Definition of Lever hang

1. Noun. A hang performed on the rings with the body stationary in a horizontal position.

Generic synonyms: Hang

Lever Hang Pictures

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Lexicographical Neighbors of Lever Hang

levelled up
levelling up
levels up
lever action
lever arm
lever hang (current term)
lever lock
lever scale
lever tumbler
leveraged buy-out
leveraged buyout
levered firm
levered firms

Literary usage of Lever hang

Below you will find example usage of this term as found in modern and/or classical literature:

1. Elements of Physics by Fernando Sanford (1902)
"Attach one end of the cord to the end of the lever, hang a pound weight on the other end of the cord and balance it by weights suspended from the lever ..."

2. The Mechanics' Magazine, Museum, Register, Journal, and Gazette (1840)
"... has a quantity of mercury poured in, so as to enclose the air in the upper part of the longest leg; from cither end of ¬ębalanced lever hang two weights, ..."

3. Graphics Applied to Arithmetic, Mensuration and Statics by George Charles Turner (1908)
"Balance the board by means of a peg on two blocks as in the case of the metre scale lever. Hang weights of 400 and 500 grammes on the pins, ..."

4. Elements of Physics, with Laboratory Work for Students: The Successor of by Edwin Herbert Hall, Joseph Young Bergen (1912)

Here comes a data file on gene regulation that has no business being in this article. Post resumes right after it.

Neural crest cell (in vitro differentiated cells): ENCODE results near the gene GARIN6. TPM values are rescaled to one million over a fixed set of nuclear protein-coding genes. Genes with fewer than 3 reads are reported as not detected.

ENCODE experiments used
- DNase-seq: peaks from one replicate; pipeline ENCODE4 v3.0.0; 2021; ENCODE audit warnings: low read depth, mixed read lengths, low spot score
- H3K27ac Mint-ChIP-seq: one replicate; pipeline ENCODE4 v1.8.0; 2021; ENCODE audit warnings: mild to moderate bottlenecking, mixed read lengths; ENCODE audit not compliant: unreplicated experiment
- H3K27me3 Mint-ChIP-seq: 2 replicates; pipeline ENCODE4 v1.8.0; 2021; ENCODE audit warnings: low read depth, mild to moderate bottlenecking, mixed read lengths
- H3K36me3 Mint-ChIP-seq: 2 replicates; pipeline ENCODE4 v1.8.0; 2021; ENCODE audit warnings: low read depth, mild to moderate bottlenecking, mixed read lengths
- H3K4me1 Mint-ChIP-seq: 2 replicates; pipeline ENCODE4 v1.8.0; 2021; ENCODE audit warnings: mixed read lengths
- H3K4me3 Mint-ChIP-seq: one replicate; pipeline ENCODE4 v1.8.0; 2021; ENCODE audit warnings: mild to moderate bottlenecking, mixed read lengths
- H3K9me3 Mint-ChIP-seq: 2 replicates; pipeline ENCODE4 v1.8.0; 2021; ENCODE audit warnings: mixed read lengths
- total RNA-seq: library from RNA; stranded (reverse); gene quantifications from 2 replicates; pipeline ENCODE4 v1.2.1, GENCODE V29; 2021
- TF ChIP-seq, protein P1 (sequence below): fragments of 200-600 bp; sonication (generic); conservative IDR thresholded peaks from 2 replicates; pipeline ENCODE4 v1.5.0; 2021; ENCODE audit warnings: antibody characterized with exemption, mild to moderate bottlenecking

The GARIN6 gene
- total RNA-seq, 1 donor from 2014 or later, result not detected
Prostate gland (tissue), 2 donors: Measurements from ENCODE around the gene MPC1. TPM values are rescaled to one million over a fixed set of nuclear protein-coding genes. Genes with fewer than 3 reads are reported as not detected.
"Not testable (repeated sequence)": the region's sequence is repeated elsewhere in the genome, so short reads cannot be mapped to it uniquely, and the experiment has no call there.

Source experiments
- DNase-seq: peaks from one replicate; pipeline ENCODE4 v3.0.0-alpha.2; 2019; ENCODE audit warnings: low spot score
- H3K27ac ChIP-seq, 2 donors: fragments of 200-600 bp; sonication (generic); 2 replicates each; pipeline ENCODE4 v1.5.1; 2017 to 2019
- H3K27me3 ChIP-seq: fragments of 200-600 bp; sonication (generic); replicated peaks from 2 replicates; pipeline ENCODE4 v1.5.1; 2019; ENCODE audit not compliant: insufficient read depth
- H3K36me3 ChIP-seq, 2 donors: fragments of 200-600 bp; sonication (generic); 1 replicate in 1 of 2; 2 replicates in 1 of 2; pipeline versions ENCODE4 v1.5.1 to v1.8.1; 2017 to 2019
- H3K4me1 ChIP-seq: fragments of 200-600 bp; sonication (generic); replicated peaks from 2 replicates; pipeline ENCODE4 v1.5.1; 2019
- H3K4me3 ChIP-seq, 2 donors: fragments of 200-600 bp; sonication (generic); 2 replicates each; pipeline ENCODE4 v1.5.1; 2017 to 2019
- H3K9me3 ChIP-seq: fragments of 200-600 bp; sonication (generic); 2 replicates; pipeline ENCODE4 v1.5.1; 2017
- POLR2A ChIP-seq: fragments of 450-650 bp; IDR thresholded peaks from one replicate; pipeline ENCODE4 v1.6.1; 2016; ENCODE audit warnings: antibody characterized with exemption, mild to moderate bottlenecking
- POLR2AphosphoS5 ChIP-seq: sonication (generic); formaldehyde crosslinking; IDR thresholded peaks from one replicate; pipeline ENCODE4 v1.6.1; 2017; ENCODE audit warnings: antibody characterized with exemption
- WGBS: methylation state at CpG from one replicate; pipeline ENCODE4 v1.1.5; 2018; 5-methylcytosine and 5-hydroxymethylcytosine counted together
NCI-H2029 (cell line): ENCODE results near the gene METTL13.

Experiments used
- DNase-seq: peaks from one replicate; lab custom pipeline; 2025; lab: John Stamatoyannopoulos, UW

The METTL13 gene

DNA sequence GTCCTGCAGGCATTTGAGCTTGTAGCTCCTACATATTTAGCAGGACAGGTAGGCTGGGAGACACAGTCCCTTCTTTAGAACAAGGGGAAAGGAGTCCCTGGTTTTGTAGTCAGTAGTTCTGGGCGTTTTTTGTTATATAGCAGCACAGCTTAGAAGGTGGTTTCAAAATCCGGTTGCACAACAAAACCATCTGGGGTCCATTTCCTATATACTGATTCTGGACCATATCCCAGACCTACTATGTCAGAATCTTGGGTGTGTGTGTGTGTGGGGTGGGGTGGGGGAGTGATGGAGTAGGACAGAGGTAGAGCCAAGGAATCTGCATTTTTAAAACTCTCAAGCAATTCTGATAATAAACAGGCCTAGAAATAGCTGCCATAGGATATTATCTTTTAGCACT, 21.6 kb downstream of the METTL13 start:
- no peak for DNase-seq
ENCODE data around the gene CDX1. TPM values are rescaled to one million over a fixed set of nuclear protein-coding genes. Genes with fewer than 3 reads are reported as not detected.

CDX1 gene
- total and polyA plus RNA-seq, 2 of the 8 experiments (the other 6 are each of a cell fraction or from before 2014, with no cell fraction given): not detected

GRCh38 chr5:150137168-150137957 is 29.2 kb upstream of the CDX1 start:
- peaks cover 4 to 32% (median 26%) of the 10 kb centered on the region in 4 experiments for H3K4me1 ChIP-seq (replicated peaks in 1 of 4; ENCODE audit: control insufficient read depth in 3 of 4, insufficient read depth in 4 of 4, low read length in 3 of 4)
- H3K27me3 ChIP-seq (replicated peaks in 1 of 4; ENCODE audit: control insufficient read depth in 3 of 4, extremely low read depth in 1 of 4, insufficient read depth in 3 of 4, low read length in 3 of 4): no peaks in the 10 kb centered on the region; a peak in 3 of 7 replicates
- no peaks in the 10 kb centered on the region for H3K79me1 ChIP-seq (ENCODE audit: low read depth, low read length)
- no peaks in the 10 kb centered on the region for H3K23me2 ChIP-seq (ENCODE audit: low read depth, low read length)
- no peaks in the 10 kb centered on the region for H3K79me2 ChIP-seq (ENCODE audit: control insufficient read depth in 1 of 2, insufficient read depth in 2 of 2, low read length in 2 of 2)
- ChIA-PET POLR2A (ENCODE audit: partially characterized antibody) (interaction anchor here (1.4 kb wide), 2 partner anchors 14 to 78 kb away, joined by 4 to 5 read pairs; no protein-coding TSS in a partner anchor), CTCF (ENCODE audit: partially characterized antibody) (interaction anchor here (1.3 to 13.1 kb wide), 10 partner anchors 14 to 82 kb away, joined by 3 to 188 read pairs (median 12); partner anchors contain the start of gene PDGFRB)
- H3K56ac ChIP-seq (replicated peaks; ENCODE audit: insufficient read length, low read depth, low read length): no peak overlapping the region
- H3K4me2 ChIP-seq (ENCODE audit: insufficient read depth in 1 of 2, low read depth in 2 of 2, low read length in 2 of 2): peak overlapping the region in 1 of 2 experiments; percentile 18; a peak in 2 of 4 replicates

"Such a circle, or disk, of wood comes under the general definition of a lever. Hang at 6 and/such weights as will balance each other, leaving the disk in ..."

5. Iron: An Illustrated Weekly Journal for Iron and Steel Manufacturers edited by Sholto Percy, Perry Fairfax Nursey (1840)
"... from either end of a balanced lever hang two weights, the one floating ou the surface of the mercury in the short leg of the syphon, the other suspended ..."

6. Automatic Surveying Instruments and Their Practical Uses on Land and Water by Thomas Ferguson, E. Hammer (1904)
"When not in use, simply let lever hang down. The bicycle can then be used for years without noticing eccentric at all. When in use, keep rim and pin ..."

7. A First Statics by Charles Samuel Jackson, Robert Moir Milne (1907)
"... be the effect of hanging weights at unequal distances from the axis of a lever. Hang a weight, say of 4 Ibs., at 9 inches from the axis or fulcrum. ..."

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